The one lasting highlight? Ultimate Spider-Man, Brian Bendis’s starmaking series and the line’s heart, if not its flagship (that would be Ultimates). Cooked up by Marvel’s then-President Bill Jemas as a reaction to a mainline Peter Parker who seemed hopelessly old and square (I think Jemas once compared him to late-period Billy Joel), the series stars a teen version of the Wall-Crawler and is the closest thing superhero comics have ever served up (completely unintentionally as best I can tell) to shonen manga. The length of its run (well over 100 issues at this point, a virtually singular accomplishment among non-creator owned superhero comics today), the big-eyed art of longtime penciller Mark Bagley, the age of its protagonists, and Bendis’s never less than deft combination of genuinely kick-ass superhero combat and intrigue with teen romance and angst all evoke Japan’s bread-and-butter boys’ adventure series. A brief slump in the upper-double-digit issues gave way to strong arcs wrapping up long-running storylines, while a recent, seamless transition from Bagley to Stuart Immonen gave the book a more polished look and a more faithful window into teen fashion and physical comportment. Of the four for-the-ages superhero titles that made me a Bendis believer and a regular superhero-comic reader in the early part of this decade–the others were Daredevil, since handed by Bendis and Alex Maleev to the equally capable Ed Brubaker and Michael Lark; Alias, the mature-readers super-private-eye collaboration with Michael Gaydos (starring best-new-female-character-in-years Jessica Jones), preemptively shuttered by Bendis, who subsequently picked up its plot threads in less satisfactory fashion in his mainstream-Marvel titles The Pulse and New Avengers; Powers, Bendis and Michael Avon Oeming’s creator-owned cops-and-capes procedural, hampered by erratic scheduling ever since its move from Image to Marvel’s Icon imprint–Ultimate Spider-Man is the only one still going strong.
So it pains me some to see it gamely playing along with Loeb’s reboot, which doesn’t seem like half the book USM is at its worst–but fortunately, the USM tie-in issues, of which this is one, are FAR from USM at its worst. Indeed, this is exactly how big event crossovers should be done. Bendis takes the simultaneously goofy and gruesome conceit at the heart of Loeb’s series–Magneto steals Thor’s hammer and uses it to drown Manhattan in a tsunami, killing millions–and treats it completely seriously, casting Spider-Man’s heroism against a genuinely traumatic and tragic backdrop. Bendis also takes the opportunity to shake up the supporting cast: Just before the flood hits, Aunt May is arrested under suspicion that she knows Spidey’s identity; during the flood, J. Jonah Jameson spots Spider-Man trying to help people while JJJ himself heads for the hills, and realizing everything he’d said about Spidey was bullshit, completely changes his tune; Spider-Woman, here interpreted as a clone of Peter, returns (presumably to take the reins after the reboot). Bendis makes great use of the definitive event trope–crossover appearances by other characters–by dodging the fight/team-up binary: Daredevil, who in the Ultimate Universe is kind of an asshole to Spider-Man, shows up but only as a dead body, a pretty traumatic thing for Peter to discover; the Hulk shows up too, alternating between his old-school childlike monster persona and the destructive weapon of mass destruction approach, which means you get both the classic Spidey-Hulk vibe you remember from your childhood and the raw terror of Spidey fleeing from his life from the Cloverfield monster in purple pants that the Ultimate Universe version of that relationship could be expected to provide. For his part, Immonen’s figurework is loose yet clearly thought-through–it’s very appealing, particularly his floppy, blocky hairstyles–and he has a knack for whacked-out visuals like J. Jonah Jameson’s picture windows revealing the fact that the Daily Planet building is almost totally underwater.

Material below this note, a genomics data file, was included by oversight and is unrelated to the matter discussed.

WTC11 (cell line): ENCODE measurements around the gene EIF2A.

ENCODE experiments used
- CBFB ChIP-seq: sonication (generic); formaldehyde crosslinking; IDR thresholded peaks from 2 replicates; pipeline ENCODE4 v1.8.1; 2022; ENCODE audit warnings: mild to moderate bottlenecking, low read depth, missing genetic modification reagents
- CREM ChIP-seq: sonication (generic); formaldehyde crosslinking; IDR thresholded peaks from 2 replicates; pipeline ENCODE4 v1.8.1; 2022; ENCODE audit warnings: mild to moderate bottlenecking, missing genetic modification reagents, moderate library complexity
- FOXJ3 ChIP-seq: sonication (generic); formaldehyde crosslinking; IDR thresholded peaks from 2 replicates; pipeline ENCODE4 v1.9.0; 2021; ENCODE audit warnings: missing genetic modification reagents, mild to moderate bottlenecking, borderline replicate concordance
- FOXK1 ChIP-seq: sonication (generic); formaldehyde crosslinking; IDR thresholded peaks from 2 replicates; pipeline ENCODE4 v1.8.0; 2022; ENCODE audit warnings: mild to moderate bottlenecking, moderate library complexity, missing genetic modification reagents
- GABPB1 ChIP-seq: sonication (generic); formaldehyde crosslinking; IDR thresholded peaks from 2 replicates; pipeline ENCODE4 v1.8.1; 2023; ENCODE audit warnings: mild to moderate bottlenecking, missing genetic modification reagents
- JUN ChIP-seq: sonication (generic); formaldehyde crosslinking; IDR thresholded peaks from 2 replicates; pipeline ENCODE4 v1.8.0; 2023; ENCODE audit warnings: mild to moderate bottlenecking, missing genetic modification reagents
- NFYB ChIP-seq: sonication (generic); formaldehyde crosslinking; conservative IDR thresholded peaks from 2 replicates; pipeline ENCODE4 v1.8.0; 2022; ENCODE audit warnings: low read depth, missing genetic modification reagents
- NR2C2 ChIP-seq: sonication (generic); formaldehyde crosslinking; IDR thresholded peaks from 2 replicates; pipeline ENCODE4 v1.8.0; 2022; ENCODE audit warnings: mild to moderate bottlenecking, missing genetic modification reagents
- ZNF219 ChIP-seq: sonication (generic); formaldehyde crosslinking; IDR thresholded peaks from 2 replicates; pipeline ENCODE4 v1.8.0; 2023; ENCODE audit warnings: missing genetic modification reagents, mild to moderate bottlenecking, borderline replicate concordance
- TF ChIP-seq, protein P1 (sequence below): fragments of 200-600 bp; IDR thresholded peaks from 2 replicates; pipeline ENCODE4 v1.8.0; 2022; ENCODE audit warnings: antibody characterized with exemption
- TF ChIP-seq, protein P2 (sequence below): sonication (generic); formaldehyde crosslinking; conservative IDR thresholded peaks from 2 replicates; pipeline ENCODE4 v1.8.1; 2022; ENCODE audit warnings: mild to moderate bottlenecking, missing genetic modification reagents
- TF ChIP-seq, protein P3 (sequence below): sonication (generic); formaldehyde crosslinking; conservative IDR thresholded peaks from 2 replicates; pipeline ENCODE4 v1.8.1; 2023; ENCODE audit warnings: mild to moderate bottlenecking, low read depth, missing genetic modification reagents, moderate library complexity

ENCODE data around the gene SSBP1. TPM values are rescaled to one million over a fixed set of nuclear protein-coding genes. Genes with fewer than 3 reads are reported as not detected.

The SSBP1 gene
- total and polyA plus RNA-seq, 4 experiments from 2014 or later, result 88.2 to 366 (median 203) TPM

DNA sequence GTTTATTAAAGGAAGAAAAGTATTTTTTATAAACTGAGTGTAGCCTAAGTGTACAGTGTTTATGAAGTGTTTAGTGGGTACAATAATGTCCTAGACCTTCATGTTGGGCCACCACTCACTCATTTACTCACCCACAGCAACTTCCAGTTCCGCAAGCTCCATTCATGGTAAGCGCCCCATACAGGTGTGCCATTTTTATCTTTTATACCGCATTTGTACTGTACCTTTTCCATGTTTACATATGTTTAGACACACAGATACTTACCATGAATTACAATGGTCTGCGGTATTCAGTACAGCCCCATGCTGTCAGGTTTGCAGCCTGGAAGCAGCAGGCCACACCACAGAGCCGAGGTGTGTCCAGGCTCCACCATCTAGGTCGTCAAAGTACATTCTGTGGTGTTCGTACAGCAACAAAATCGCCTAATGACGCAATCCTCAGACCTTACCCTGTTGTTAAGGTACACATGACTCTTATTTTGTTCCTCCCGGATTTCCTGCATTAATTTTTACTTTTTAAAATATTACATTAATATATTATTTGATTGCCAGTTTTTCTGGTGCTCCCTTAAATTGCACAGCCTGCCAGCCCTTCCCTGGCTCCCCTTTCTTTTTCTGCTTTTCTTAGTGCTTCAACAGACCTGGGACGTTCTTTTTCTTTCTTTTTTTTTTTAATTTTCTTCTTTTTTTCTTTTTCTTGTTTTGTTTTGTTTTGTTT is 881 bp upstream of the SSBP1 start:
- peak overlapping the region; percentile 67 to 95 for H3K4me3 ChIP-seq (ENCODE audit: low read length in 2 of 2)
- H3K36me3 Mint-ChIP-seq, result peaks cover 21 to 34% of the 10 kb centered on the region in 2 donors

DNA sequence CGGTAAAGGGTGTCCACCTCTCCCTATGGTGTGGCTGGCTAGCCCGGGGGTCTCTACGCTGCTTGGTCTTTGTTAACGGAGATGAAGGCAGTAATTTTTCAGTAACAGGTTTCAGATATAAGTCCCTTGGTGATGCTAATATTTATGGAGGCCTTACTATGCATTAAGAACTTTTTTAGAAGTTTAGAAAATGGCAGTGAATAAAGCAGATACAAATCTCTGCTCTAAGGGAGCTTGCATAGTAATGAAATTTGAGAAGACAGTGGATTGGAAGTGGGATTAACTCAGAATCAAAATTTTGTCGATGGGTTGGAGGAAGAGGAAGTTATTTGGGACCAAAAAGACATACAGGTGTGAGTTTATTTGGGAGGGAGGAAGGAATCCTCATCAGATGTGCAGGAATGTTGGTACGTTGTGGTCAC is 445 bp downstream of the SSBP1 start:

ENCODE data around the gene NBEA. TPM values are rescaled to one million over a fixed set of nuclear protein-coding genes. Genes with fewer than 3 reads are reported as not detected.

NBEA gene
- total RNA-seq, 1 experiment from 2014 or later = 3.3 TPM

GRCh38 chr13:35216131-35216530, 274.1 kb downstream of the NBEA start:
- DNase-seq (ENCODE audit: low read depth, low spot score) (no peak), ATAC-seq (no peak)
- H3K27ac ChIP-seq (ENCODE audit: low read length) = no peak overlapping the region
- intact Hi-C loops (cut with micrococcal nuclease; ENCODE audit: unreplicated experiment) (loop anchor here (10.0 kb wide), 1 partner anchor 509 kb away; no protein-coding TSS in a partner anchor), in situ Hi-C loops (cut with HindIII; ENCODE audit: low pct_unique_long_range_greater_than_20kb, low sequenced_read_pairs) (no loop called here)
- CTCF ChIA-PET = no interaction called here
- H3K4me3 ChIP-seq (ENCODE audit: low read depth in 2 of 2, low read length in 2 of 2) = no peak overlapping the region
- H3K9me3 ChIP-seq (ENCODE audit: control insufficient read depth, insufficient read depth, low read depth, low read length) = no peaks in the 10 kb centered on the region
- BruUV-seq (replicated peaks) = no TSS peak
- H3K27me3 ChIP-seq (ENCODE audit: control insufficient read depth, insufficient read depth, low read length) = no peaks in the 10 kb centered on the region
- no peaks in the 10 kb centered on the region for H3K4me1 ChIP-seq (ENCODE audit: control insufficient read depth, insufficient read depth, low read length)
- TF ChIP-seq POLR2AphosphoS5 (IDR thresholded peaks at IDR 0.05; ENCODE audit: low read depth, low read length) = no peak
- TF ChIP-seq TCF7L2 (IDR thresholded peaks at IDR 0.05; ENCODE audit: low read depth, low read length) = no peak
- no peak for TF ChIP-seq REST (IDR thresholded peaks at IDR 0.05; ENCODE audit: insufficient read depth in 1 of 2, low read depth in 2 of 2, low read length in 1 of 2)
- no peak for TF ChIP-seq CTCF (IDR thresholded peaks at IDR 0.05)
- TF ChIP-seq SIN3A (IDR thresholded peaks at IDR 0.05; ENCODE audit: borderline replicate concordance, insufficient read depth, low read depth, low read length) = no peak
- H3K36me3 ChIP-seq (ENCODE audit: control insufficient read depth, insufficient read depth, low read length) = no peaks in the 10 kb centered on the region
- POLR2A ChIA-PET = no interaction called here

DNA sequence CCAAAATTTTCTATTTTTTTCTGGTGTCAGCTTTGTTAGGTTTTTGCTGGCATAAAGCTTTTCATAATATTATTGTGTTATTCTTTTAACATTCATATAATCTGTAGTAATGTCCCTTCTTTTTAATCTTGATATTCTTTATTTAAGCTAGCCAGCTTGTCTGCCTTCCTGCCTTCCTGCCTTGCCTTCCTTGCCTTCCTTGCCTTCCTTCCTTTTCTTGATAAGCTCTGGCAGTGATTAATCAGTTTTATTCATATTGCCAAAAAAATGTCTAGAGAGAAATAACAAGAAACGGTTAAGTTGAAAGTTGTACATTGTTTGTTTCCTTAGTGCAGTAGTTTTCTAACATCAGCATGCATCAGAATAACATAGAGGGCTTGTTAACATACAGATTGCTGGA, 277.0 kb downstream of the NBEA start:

I have no idea where Ultimatum will leave Ultimate Spider-Man, and no particular desire to find out where it will leave the rest of the Ultimate line. But for now, it’s providing Bendis and Immonen an opportunity to do Spider-Man vs. the Apocalypse, and they’re seizing that opportunity with gusto. Good for them. I hope there are 131 more issues.